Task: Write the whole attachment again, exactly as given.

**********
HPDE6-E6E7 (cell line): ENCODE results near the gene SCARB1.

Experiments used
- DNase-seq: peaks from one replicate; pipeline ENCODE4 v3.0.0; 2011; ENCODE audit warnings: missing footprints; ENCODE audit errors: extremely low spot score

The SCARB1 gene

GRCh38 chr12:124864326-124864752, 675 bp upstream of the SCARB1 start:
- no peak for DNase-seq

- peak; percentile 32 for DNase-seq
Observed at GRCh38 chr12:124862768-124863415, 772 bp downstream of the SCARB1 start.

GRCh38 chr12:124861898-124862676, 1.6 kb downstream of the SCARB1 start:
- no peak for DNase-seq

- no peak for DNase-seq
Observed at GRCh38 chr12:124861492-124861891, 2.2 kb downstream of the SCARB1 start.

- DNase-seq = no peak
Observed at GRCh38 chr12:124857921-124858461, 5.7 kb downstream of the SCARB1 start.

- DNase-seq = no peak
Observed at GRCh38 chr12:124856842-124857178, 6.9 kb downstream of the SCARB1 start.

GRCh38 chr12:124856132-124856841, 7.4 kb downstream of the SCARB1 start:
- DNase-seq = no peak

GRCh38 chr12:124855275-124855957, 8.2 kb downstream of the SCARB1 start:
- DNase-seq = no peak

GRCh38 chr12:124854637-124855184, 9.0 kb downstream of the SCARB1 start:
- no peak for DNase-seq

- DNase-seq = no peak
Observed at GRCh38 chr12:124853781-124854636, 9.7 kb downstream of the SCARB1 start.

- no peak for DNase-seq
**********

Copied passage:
HPDE6-E6E7 (cell line): ENCODE results near the gene SCARB1.

Experiments used
- DNase-seq: peaks from one replicate; pipeline ENCODE4 v3.0.0; 2011; ENCODE audit warnings: missing footprints; ENCODE audit errors: extremely low spot score

The SCARB1 gene

GRCh38 chr12:124864326-124864752, 675 bp upstream of the SCARB1 start:
- no peak for DNase-seq

- peak; percentile 32 for DNase-seq
Observed at GRCh38 chr12:124862768-124863415, 772 bp downstream of the SCARB1 start.

GRCh38 chr12:124861898-124862676, 1.6 kb downstream of the SCARB1 start:
- no peak for DNase-seq

- no peak for DNase-seq
Observed at GRCh38 chr12:124861492-124861891, 2.2 kb downstream of the SCARB1 start.

- DNase-seq = no peak
Observed at GRCh38 chr12:124857921-124858461, 5.7 kb downstream of the SCARB1 start.

- DNase-seq = no peak
Observed at GRCh38 chr12:124856842-124857178, 6.9 kb downstream of the SCARB1 start.

GRCh38 chr12:124856132-124856841, 7.4 kb downstream of the SCARB1 start:
- DNase-seq = no peak

GRCh38 chr12:124855275-124855957, 8.2 kb downstream of the SCARB1 start:
- DNase-seq = no peak

GRCh38 chr12:124854637-124855184, 9.0 kb downstream of the SCARB1 start:
- no peak for DNase-seq

- DNase-seq = no peak
Observed at GRCh38 chr12:124853781-124854636, 9.7 kb downstream of the SCARB1 start.

- no peak for DNase-seq